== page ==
On Your Birthday by Abby E. Murray

On Your Birthday

When it isn’t a milestone
but some odd number
between multiples of ten,
when it falls on a Tuesday
and you celebrate by eating
yogurt alone at the sink
or cooking for those
who ought to feed you,
when it disguises itself
as any cold, damp day
and arrives like junk mail,
unconcerned with
the hundreds of thousands
of hours you’ve survived
on a temperamental planet
with a temperamental species,
when the anniversary of you
looks nothing like a gift
and brings you only
the absence of wonder,
find the nearest bit of light
in the room. Any scrap
will do, that sliver pressed
beneath the bathroom door,
maybe, or the quarter-sized
warmth in the palm of your hand
when you stand just so
at the kitchen window at noon—
it needn’t be bright or even
visible to seem impossible,
waves of energy through
nothingness, since nothingness
itself is a kind of space reserved
for brilliance. All this tiny shine,
the light you can reach
right now, is for you, from me,
because I say so. Take it.
What better way to accept a gift
than with empty hands?
Doesn’t it seem to blush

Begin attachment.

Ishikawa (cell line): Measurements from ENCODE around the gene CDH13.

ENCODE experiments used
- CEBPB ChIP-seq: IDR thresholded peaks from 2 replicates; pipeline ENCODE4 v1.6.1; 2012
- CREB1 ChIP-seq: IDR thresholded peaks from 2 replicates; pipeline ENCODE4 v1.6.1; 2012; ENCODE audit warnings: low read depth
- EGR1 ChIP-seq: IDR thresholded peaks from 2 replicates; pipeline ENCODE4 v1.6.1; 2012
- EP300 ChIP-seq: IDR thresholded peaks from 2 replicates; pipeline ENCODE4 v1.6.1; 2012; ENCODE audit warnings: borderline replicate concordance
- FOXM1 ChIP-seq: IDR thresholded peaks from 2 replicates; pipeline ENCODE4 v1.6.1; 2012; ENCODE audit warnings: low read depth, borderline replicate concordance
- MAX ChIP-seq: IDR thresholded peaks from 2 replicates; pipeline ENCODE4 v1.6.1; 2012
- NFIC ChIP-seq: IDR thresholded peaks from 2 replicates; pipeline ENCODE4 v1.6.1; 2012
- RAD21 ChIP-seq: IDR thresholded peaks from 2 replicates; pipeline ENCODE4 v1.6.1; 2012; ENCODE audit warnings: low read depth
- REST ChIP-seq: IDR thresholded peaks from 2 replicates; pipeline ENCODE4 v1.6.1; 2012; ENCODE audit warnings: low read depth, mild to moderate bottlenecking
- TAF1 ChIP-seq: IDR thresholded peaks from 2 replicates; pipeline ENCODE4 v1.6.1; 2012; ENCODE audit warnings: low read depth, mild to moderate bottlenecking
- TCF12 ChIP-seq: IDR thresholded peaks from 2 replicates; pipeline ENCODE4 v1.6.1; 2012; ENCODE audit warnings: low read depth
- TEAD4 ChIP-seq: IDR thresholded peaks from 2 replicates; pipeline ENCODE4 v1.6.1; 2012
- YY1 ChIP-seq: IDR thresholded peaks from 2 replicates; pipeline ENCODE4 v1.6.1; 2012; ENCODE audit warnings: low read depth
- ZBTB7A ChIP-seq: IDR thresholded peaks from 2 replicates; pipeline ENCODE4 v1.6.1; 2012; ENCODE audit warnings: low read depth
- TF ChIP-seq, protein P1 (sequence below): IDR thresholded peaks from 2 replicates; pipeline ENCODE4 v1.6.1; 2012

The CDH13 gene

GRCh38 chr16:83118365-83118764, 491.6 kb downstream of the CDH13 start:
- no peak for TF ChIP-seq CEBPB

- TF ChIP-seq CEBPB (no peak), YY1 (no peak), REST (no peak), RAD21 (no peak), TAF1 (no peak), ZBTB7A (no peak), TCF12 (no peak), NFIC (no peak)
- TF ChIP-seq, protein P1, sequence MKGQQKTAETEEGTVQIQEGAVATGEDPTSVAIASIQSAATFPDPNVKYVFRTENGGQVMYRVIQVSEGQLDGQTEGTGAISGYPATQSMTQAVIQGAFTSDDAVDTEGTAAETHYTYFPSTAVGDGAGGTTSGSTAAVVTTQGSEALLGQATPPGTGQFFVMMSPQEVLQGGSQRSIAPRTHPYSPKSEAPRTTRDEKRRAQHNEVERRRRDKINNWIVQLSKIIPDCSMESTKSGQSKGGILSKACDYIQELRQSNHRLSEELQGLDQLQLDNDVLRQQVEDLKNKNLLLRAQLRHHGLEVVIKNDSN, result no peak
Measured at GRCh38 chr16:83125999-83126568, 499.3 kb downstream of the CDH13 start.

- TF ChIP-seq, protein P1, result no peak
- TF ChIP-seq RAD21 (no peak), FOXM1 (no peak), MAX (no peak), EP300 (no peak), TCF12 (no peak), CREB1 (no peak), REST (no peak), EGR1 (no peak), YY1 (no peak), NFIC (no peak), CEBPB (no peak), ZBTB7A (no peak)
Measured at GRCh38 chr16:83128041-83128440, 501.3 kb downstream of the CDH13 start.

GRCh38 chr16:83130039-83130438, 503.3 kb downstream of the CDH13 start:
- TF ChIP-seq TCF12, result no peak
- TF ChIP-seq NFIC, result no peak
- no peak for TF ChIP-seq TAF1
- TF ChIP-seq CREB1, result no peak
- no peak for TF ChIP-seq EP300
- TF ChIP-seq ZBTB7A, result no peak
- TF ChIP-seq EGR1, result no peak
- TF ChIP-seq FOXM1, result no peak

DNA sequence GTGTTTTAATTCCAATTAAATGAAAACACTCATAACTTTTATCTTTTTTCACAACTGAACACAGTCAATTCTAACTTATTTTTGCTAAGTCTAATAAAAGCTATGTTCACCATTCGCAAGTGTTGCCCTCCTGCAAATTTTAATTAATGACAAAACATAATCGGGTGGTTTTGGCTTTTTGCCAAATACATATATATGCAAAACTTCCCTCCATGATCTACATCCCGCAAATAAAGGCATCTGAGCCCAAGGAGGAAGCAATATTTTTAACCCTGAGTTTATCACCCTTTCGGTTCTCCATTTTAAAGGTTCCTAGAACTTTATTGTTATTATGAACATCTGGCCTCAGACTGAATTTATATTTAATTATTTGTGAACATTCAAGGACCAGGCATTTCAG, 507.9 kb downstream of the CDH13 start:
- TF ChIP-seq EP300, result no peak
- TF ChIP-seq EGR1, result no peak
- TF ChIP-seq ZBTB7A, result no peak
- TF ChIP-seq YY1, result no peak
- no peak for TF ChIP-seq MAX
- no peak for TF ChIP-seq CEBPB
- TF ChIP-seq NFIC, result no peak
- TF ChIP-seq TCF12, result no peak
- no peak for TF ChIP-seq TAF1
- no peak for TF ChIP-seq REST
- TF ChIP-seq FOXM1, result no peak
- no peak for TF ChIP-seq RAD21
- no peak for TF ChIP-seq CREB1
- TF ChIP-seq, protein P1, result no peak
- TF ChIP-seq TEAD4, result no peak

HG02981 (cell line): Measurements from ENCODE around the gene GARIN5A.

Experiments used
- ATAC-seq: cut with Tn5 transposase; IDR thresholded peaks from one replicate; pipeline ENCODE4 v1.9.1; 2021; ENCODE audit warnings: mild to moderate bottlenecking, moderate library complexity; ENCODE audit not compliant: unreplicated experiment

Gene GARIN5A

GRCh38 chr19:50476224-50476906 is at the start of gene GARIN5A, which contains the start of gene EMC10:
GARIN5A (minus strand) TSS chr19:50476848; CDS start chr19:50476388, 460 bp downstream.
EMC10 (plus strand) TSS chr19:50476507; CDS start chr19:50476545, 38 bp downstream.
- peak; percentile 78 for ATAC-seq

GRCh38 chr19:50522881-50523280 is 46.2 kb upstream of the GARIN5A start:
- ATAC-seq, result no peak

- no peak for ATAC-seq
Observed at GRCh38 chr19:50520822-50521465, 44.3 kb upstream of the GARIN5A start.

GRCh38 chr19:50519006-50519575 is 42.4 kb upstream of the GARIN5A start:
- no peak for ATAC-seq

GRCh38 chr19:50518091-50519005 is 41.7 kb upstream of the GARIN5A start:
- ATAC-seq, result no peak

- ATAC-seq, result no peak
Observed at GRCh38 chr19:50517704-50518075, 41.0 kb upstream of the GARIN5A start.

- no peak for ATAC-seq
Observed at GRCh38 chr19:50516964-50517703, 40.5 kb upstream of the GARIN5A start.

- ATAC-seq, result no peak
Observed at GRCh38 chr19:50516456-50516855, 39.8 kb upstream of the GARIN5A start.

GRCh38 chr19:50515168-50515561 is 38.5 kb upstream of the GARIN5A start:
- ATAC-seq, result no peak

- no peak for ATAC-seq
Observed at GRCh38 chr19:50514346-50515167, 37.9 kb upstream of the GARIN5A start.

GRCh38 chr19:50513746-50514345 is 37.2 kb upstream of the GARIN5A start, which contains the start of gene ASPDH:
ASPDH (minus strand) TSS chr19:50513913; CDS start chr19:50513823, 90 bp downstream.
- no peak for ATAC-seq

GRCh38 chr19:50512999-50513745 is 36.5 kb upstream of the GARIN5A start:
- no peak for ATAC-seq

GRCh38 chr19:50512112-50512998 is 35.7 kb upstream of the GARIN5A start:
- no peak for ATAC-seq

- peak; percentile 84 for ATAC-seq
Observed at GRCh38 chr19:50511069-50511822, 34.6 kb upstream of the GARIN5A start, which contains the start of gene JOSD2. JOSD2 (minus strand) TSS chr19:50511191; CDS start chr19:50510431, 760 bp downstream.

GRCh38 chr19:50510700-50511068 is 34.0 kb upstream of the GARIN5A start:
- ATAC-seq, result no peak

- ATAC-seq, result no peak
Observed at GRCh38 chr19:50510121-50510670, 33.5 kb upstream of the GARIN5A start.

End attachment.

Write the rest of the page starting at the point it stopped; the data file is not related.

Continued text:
deeper when you know it is yours?
On your almost forgotten birthday,
I claim all that glows or flares
right here for you. It’s outrageous,
I know, but who’s to stop me?
Let’s get drunk on rights
no one suspected we’d claim.
Who will tell you a streetlamp’s gleam
on the hood of a neighbor’s Honda
can’t be yours? Nobody. So it is.
Enjoy it, secretly if you want,
and notice you’ve been noticed,
know somebody loves you
the way daylight loves
a windowpane, consistently,
the way a yellow lamp loves
an otherwise darkened room.


Abby E. Murray is the editor of Collateral, a literary journal concerned with the impact of violent conflict and military service beyond the combat zone. She teaches rhetoric in military strategy to Army War College fellows at the University of Washington. After serving as poet laureate for the city of Tacoma, Washington, she recently (and temporarily) relocated to Washington DC.